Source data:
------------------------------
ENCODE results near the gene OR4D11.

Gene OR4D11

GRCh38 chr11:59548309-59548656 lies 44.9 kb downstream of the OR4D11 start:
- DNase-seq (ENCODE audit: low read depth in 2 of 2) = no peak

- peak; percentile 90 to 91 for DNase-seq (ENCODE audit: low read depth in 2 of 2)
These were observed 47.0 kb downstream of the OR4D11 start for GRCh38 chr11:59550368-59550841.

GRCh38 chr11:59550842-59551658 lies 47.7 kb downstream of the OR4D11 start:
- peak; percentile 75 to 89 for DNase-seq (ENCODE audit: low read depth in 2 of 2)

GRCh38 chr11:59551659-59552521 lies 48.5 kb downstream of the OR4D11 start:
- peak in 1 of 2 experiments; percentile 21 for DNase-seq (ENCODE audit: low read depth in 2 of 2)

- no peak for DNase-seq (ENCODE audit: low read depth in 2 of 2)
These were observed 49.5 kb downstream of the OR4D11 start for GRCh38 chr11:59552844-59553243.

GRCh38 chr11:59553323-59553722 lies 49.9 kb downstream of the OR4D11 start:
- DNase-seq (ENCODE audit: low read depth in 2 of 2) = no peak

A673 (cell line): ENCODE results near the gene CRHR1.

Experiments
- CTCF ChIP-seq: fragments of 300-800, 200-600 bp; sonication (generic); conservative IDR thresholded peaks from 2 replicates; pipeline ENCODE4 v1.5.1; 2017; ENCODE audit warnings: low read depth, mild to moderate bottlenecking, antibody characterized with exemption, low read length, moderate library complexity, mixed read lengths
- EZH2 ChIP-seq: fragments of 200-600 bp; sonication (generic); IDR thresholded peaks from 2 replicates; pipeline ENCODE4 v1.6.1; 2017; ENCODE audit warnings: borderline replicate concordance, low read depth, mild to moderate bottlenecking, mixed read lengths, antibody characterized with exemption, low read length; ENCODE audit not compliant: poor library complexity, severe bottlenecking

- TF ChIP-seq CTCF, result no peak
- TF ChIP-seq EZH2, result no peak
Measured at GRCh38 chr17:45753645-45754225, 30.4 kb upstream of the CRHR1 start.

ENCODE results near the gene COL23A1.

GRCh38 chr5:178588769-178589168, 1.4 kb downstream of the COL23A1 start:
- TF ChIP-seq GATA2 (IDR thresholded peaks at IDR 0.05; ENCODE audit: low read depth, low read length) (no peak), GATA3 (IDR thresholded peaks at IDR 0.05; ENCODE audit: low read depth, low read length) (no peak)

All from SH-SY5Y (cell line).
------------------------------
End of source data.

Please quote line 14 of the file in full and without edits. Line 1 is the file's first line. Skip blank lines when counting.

- DNase-seq (ENCODE audit: low read depth in 2 of 2) = no peak